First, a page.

The Shelby GT350H was first introduced in 1966. It was a sort of unusual collaboration between Ford and Hertz in which customers of the rental agency were allowed to drive this one-of-a-kind “rent-a-racer" off the lot and onto the road for as little as $17 per day and 17 cents per mile.
Just 1,003 initial examples were produced to meet FIA regulations for the Group 2 Sedan category, and even less featured a manual transmission; just 80. Now, one of these rare examples is heading to auction — oh, and did I mention it was owned by Carroll Shelby himself?
Decorated with the production number 1822, it was initially registered and owned by Carroll Shelby before it was delivered to Hertz in Chicago, Illinois. It features the original V8 engine good for 306 horsepower (228 kilowatts) and 329 pound-feet (446 newton-meter) of torque, a three-speed automatic transmission, dual exhaust, and a 0-60 mph (0-96 kmh) time of about 7.0 seconds when new. It was race ready out of the box, per any good Shelby product.
Inside, the black leather interior and wood-grain steering wheel remains, as do most of the original gauges and instrument cluster. On the outside, the original black paint and gold striping has been refreshed, and a set of period-correct Magnum 500 wheels wrapped in Firestone Polyglas tires have been fitted. The entire package having been given a full restoration, inside and out, features nearly everything you’d expect to find new on the pony car in 1966.
It’s headed to the auction block later this week at the Mecum Dallas sale. No early estimates have been given, but the market has these rare Mustangs currently valued at around $135,000 in pristine condition. With ties to Carroll Shelby and it being an auction setting, it’s bound to go for even more.
Source: Mecum Auctions
Photos: Teddy Pieper / Mecum Auctions
Gallery: 1966 Mustang Shelby GT350H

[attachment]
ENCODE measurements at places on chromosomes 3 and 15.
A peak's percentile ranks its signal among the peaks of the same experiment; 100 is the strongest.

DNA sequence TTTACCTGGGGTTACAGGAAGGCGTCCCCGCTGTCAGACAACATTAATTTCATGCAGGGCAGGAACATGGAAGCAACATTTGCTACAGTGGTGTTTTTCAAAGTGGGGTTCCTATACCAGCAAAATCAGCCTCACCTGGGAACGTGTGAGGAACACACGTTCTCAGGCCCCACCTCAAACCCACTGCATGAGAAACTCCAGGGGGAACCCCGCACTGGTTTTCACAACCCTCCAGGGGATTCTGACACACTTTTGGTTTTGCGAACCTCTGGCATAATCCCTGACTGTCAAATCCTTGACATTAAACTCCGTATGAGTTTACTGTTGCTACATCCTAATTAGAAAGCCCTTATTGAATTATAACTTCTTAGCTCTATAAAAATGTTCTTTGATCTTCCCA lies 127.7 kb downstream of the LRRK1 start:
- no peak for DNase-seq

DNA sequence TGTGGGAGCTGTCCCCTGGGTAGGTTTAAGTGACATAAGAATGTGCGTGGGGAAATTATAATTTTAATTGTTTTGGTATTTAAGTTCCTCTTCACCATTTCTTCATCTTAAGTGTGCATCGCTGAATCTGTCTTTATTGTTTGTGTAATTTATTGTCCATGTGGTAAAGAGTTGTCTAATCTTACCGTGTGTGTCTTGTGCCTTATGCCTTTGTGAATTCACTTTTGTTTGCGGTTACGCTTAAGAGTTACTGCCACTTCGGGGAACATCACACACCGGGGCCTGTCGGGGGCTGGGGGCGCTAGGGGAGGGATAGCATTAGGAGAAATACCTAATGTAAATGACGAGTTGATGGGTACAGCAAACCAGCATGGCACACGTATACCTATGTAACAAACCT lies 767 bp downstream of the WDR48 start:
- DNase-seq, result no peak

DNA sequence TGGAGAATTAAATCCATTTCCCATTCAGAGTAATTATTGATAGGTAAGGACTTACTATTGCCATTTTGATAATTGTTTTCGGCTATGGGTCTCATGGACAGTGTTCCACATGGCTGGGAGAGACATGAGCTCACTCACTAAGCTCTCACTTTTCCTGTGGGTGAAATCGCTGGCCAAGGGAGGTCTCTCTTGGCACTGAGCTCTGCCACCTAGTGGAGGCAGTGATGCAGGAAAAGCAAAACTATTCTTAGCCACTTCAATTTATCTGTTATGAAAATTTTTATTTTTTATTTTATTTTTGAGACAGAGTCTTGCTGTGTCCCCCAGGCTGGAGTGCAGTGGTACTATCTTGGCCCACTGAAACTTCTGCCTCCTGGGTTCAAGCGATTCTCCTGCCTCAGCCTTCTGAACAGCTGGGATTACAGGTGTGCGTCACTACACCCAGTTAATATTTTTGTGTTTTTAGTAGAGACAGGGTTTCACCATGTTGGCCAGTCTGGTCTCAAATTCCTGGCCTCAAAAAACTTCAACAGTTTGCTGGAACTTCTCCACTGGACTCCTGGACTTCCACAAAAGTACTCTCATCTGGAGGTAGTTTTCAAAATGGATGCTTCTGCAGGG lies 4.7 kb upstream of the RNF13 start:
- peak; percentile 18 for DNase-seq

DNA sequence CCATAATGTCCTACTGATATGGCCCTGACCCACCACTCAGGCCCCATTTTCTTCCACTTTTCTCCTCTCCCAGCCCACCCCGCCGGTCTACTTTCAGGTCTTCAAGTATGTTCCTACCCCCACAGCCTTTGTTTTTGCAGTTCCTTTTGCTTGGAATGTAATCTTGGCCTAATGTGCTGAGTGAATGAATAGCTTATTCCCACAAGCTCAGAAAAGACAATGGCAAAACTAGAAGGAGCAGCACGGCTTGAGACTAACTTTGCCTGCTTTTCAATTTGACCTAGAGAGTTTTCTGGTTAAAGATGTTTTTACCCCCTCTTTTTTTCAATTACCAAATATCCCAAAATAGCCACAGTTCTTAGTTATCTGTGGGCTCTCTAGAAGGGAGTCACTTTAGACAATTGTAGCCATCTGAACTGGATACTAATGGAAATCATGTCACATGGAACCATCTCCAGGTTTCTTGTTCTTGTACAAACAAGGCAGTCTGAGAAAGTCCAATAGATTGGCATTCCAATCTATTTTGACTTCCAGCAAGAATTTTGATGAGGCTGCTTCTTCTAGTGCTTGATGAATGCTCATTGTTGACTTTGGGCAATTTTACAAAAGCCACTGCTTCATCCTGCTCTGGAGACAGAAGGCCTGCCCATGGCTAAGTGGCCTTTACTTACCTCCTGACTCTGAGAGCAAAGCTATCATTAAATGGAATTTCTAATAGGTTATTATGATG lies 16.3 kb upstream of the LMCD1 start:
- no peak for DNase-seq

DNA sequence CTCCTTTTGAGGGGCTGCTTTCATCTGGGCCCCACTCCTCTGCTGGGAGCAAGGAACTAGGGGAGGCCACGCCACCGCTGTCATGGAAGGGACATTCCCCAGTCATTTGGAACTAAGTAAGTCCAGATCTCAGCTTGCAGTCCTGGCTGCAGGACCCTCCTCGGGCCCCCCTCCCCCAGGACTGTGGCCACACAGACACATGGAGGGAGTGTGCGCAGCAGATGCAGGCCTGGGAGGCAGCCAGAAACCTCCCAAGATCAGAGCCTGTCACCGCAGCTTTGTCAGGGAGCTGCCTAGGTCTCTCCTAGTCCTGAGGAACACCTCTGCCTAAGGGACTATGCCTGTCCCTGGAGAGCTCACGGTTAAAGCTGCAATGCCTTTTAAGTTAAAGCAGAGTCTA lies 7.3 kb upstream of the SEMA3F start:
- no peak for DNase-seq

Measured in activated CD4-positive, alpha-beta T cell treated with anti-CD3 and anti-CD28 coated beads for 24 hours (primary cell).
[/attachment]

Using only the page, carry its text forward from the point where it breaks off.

Previously owned by Carroll Shelby, this GT350H, Shelby number 1822, is documented with the title bearing his name. Originally delivered new to Hertz Rental Cars in Chicago, the car is equipped with the specially designed, high-performance, C6 3-speed automatic transmission and standard-issue Shelby 289/306 HP V-8 engine with 4-barrel carburetor and dual exhaust. Hertz wanted to offer customers the chance to ‘Rent a Racer,’ and it worked well as a marketing product bringing would-be racers into the agency to check out, or actually rent, a full-blown Shelby Mustang. In most markets, they rented for $17 per day and 17 cents per mile. Hertz ordered 999 cars, most with the automatic, but a few with manual 4-speeds. To rent a manually equipped GT350H, customers had to join the Hertz Sports Car Club, a nifty group which required prospective members to demonstrate their ability to operate a manual transmission. An HSCC membership card was issued upon successful demonstration. The GT350H was denoted by the black paint with gold stripe work and the “H” behind the GT350 moniker, but was otherwise a standard Shelby GT350. Interestingly, the original order number from Hertz was 1,000 cars, thus, the “H” could have just as easily denoted homologation, since FIA rules dictate that 1,000 cars need to be produced to participate in the Group 2 Sedan Category. Nicely, the 1966 GT350 featured numerous improvements over the 1965 cars, including lengthened exhausts that ended past the rear axle, revised suspension damping, a stamped steel hood instead of the fiberglass unit, plexiglas quarter windows instead of Mustang vents and more. Front disc and rear drum brakes do a great job slowing and stopping the H while the live rear axle with semi-elliptical leaf springs and independent front suspension with coil springs provide athletic handling and race-car firm ride. The black interior of this GT350H features the correct camera-case-finish glovebox door and gauge surround, standard Mustang upholstery and a wood-grain steering wheel. A tachometer mounted atop the center of the dash lends a racy edge. Rolling on correct Magnum 500 wheels wrapped with Firestone Polyglas tires, this GT350H is a rare bird with a unique history—if only cars could talk.